I have had the pleasure of being involved in the evolution of the new Excel add-on for IPOS electronic procurement for SunSystems, iPOS XL. It will be released as two components, the first release supports requisition creation and the subsequent release will support invoice creation.
What is iPOS XL and what does it do?
iPOS XL is an add-on to Excel that allows the user to prepare requisition lines in Excel and make use of standard Excel functionality. To ensure normal IPOS validation rules apply, the user is required to log in using their IPOS log in credentials.
As the lines are created the entries are validated. Opening a pre-existing workbook will also validate the requisition lines and highlight any errors for the user. Once the user is satisfied, the details from the spreadsheet are converted into a requisition. Organisations are given flexibility as to whether they will allow a user to create a requisition with errors, allowing others to amend the details in the browser, or whether all validation checks must be passed before creating the requisition. The requisition lines are all processed as per standard IPOS rules.
What are the business motivations to use iPOS XL?
This great idea has arisen from a number of sources. My earliest recollection for an Excel add-on arose from a number of users at one of the annual IPOS user days that Professional Advantage run in London, and now in Sydney.
One of the use cases is the situation when an organisation needs to create a requisition across many lines, say 500 lines, for a half-yearly inspection service. Using standard Excel functions the user can quickly create the 500 requisition lines and may only change one data element, such as house number, in the description or a single analysis dimension. The benefit of this approach is all about using the strengths of Excel to create a table of requisition lines.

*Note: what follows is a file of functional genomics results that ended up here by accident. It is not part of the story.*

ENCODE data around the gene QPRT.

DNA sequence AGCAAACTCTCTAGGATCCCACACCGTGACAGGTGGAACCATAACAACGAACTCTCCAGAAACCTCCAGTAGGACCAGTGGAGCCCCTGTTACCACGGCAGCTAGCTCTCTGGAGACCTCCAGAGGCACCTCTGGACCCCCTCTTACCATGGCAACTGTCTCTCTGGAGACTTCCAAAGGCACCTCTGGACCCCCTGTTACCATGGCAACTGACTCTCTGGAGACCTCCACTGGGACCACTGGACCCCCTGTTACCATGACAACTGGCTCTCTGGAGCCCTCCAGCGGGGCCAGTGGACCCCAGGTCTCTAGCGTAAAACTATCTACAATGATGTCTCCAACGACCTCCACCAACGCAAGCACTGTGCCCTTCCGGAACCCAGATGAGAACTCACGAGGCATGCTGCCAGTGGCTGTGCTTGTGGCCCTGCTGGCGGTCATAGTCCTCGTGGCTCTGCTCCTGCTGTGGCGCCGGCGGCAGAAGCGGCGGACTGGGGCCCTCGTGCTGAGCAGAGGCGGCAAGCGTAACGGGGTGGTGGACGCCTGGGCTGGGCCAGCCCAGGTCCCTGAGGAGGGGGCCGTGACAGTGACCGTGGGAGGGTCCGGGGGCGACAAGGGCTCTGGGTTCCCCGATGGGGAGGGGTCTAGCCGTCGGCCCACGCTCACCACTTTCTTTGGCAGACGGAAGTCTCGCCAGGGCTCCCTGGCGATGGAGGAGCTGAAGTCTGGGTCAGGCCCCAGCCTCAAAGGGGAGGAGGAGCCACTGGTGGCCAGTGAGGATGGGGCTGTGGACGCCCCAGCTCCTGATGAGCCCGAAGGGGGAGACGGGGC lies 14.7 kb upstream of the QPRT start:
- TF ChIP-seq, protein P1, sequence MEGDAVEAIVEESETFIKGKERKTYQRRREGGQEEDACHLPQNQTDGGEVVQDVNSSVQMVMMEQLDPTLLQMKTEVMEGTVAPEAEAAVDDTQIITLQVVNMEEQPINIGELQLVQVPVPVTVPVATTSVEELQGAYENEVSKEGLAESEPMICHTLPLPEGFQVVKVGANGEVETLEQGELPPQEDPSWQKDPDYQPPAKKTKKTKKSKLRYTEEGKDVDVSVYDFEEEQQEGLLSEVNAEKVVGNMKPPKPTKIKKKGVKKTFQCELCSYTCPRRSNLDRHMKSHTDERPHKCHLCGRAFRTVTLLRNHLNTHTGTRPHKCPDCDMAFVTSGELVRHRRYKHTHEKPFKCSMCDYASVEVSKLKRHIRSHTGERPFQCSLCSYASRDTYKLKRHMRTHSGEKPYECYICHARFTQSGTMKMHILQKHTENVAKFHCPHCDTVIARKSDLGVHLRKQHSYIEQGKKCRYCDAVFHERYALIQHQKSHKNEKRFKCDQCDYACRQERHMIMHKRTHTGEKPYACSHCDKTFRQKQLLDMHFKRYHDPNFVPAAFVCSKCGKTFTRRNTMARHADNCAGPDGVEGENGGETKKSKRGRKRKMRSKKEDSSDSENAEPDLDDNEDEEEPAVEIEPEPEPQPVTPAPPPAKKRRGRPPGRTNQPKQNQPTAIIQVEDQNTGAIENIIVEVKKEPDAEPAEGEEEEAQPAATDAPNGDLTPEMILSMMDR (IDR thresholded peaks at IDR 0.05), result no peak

Another use case is the creation of templates. Although templates are available in IPOS, the users wanted the ability to create Excel templates to address complexity or volume of requisition lines. Any organisation that has many templates with many lines would benefit from using Excel for requisitioning, particular when dealing with items with fluctuating prices.
The last use case we considered when developing the Excel add-on is if the requisition requires Excel functionality to compute quantities and amounts. For example, proportional calculations and lookup tables used to calculate the values and the big saving is the user would not have to rekey data. We envisage asset management organisations such as a water authority or a housing association would be key users of this add-on.
I am very excited about this new IPOS add-on, especially with this following on from the latest release that included contract procurement. A later version of iPOS XL will support requisition drawdown against contracts.
The release date is not yet finalised but it should happen in the next quarter. It is not expected that the add-on is suited for all IPOS users but I imagine that those who would need it know that already.
You can read other eProcurement blog posts here.
You can read more about Professional Advantage and iPOS here.
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